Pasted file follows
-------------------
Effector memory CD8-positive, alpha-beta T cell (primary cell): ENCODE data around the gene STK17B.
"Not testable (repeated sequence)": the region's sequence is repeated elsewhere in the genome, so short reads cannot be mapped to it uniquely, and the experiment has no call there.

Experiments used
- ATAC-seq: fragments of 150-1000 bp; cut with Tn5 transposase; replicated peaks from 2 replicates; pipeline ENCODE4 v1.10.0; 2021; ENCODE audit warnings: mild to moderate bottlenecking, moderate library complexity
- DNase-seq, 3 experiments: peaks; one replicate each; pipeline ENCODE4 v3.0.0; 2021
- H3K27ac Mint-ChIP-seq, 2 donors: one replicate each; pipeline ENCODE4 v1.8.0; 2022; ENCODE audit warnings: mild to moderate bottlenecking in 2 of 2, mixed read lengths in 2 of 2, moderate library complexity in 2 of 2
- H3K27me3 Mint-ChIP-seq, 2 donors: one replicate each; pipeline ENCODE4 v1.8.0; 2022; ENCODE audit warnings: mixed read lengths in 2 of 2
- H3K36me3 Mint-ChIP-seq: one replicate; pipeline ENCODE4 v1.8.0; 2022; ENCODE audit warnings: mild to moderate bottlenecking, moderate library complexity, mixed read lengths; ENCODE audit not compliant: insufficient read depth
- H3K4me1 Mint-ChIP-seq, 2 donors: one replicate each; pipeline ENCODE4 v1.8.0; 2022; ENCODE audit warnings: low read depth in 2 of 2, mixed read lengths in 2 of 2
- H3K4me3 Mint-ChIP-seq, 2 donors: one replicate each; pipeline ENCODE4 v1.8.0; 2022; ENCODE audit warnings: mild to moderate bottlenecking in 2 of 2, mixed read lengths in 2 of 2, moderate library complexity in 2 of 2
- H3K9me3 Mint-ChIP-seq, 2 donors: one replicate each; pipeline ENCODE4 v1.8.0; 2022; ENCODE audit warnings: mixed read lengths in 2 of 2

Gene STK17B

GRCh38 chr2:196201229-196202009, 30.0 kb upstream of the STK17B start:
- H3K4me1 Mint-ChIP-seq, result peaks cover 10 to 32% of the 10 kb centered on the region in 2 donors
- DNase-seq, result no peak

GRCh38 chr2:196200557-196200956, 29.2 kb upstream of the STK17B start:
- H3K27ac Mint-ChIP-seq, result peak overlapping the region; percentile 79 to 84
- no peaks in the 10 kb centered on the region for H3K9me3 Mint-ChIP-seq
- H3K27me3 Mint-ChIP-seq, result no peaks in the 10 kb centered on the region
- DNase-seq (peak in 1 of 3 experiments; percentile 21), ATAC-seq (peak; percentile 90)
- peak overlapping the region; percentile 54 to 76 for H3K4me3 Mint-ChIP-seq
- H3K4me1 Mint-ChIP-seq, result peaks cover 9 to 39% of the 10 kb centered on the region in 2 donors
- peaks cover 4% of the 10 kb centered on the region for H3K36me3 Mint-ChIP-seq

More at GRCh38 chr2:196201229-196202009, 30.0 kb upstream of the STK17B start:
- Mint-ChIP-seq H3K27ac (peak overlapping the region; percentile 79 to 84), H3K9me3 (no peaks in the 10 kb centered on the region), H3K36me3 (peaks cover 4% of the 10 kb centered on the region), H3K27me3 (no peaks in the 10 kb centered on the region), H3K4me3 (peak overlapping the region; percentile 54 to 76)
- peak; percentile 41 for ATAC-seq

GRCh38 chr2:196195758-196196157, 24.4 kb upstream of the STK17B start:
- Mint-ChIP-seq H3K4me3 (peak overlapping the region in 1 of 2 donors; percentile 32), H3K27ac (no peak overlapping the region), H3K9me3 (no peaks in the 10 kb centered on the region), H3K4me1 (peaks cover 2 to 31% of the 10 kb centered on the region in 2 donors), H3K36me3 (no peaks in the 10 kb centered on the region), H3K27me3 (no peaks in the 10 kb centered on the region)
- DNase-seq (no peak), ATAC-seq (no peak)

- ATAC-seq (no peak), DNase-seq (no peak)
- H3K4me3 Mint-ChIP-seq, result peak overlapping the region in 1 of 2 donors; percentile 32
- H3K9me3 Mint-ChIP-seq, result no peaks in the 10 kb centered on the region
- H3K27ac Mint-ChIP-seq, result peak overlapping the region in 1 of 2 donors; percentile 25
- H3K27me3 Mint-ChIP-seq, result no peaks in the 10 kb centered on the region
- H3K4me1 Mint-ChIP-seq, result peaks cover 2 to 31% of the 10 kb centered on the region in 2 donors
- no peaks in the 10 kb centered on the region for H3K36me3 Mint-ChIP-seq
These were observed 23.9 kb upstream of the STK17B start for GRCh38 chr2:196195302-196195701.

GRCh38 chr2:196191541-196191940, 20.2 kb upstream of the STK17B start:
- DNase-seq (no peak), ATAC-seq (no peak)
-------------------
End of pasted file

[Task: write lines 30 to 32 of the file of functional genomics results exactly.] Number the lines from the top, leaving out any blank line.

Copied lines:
- ATAC-seq (no peak), DNase-seq (no peak)
- H3K4me3 Mint-ChIP-seq, result peak overlapping the region in 1 of 2 donors; percentile 32
- H3K9me3 Mint-ChIP-seq, result no peaks in the 10 kb centered on the region